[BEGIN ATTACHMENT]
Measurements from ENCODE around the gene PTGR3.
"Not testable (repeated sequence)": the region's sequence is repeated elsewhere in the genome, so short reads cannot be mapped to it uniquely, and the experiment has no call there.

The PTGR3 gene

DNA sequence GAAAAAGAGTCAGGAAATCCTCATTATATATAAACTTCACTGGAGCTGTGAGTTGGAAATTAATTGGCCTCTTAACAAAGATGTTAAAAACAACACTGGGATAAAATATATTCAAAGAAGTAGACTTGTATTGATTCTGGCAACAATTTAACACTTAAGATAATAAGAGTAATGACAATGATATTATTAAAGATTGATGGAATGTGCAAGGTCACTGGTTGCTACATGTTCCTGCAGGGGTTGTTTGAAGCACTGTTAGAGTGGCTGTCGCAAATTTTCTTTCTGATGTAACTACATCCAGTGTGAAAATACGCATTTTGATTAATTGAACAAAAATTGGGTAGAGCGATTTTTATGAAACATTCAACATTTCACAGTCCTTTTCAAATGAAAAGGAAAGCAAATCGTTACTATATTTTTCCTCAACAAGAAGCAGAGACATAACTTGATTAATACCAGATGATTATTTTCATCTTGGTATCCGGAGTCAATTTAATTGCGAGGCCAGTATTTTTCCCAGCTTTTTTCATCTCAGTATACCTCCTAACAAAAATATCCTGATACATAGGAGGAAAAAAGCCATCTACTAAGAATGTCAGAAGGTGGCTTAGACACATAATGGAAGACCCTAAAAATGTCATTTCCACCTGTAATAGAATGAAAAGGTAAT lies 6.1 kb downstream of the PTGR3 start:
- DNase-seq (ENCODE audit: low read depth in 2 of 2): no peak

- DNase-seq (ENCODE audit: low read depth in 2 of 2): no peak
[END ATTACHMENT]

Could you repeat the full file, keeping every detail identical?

Measurements from ENCODE around the gene PTGR3.
"Not testable (repeated sequence)": the region's sequence is repeated elsewhere in the genome, so short reads cannot be mapped to it uniquely, and the experiment has no call there.

The PTGR3 gene

DNA sequence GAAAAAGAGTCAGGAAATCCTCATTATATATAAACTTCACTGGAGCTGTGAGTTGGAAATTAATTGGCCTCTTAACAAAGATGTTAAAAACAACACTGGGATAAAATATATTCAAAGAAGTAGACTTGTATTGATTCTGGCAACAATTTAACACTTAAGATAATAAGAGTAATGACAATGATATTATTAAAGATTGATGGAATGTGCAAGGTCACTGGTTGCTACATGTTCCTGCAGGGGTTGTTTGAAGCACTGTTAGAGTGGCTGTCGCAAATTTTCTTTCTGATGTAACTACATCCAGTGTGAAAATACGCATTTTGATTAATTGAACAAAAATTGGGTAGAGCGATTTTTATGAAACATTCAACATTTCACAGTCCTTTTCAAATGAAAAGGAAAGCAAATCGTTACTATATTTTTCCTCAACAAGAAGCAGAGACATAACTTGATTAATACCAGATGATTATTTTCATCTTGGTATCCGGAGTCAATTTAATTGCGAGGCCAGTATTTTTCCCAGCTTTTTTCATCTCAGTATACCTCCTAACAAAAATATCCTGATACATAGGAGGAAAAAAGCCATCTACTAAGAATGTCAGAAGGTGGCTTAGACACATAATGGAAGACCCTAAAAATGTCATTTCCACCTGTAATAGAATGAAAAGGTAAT lies 6.1 kb downstream of the PTGR3 start:
- DNase-seq (ENCODE audit: low read depth in 2 of 2): no peak

- DNase-seq (ENCODE audit: low read depth in 2 of 2): no peak